Photography by Scot Facer Proctor

Maurine and Scot Proctor, Meridian’s editor and publisher, are currently in Haiti with 125 LDS medical, construction and translation volunteers from Utah. 

To donate to the Utah Hospital Task Force, go to www.utahhospitaltaskforce.org

To read more articles in this series go to www.ldsmag.com/haiti

For one High Priest Group Leader, Francy Saint-Preux of the Croix-des-Missions Ward, this devastating earthquake that has hurled his country into crisis has served to reinforce his testimony that we are blessed when we do what we need to be doing.


The Saint-Preux Family in front of their home in Port-au-Prince.

Last fall, he and his wife, Marie, felt that they had become lax in doing everything they should do as members of the Church. They decided to step up their efforts-things like making sure they were reading their scriptures every single day and being more diligent in home and visiting teaching.  He wanted to be stalwart, even in the little things. He felt keenly that the Lord would bless and prosper them as they gave their best and lived in accordance with the principles they knew.


Daffydde and Daffkie Dade Saint-Preux smile with delight.

Thus, on the fast Sunday before the earthquake, at 2:30 in the afternoon, he felt impressed to give his children blessings of protection.  He gathered them and gave them each a blessing promising them safety.  He felt certain he would not have received that impression had he continued to be a little lax.


Francy Saint-Preux pauses to pose for the camera as he walks from the ward building to his home.

Then, the Friday before the earthquake, he had an unusual dream that lingered and intrigued him long after he woke up.  In his dream, the back retaining wall of his house had collapsed, and his neighbor’s wall had fallen, too. He did not see it as a prophetic dream, but certainly an unusual one, and he mentioned it to his wife, asking her what she thought it could mean.


Francy takes us to his home to show us the events of the earthquake for his family.

It was only after the quake that he realized he had seen exactly what would happen in the earthquake a few days before.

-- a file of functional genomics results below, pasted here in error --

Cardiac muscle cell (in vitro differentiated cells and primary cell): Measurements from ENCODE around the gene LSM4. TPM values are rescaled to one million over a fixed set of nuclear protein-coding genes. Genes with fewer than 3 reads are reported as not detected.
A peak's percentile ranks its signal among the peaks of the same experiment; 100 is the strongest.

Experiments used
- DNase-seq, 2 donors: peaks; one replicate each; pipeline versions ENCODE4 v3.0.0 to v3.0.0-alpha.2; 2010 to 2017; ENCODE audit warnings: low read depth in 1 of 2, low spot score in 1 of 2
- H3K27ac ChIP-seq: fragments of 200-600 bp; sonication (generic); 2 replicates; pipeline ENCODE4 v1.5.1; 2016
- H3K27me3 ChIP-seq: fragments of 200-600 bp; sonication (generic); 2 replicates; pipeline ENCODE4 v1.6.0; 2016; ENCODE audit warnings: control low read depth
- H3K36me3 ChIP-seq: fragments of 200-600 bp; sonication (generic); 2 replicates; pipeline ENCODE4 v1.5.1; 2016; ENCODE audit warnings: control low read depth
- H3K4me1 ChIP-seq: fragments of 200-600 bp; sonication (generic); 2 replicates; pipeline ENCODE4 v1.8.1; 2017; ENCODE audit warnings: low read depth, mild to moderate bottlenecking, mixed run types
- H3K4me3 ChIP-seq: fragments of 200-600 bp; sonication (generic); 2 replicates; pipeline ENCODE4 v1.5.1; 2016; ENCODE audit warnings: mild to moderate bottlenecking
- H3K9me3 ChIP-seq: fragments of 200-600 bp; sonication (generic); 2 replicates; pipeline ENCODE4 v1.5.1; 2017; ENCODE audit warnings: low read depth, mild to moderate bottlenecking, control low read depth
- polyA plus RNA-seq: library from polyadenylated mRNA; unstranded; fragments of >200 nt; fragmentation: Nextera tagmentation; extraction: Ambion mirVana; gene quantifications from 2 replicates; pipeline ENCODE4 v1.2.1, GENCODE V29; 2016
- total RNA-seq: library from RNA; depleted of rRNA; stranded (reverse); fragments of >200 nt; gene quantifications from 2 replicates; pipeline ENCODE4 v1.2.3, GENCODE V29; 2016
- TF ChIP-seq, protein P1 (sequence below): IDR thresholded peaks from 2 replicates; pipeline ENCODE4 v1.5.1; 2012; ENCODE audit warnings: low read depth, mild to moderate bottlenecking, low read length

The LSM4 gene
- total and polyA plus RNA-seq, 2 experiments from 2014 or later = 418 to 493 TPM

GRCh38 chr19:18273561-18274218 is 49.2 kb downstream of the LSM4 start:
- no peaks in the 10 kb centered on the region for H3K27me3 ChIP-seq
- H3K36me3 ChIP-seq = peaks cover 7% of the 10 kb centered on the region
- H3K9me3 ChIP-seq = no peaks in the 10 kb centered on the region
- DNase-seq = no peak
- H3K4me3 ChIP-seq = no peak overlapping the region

His neighbour would be killed when the wall fell.

The day of the earthquake, Francy and Marie had sent their youngest daughter, Daffkie, to see her grandmother.  Their daughter, Daffydde, was doing homework.


Francy shows us the simple gate that would not open on January 12.

They left their home to visit a sick member of the ward and were only a few steps away at a gate they often used, when, for some odd reason, they could not open the gate-a gate they used several times every day. 


Francy assures us he had always opened this gate with ease before.

Then the earth started to tremble and shake.  They hesitated, not realizing what was happening.  At first they thought it was a big wind.


The wall that collapsed behind the stuck gate killed Francy’s neighbor.

The roaring intensity of the quake increased.  Behind the gate through which they would have just passed had they not had the difficulty, a cinderblock wall collapsed with a crash. Surrounded by many other unstable walls, they pushed quickly through the gate so Francy could move Marie to an open courtyard where she would be safe.


Walls were falling down all around the family.

As they ran down a little path, another wall swayed and shattered behind them.  It could have been a movie.  It could have been Indiana Jones barely escaping death by a hair.  But this was real-two people protected when walls were falling on every side.


The Saint-Preux Family were spared in this nearby courtyard of a neighbor.

In all, they barely scraped by three walls before they collapsed.  Francy ran back for their oldest daughter and secured her safety in the courtyard, but they panicked because they weren’t sure what had happened to their youngest child who had gone to see her grandmother.


Daffkie was safe and so was her grandmother.

Francy ran by houses, sunken and twisted, and then came to grandmother’s house where the front entrance was blocked by fallen pieces of the house.  Sick with anxiety, he called out his daughter’s name, “Daffkie! Daffkie!”  His relief was enormous when she called out, “Poppy!” Grandmother was safe as well.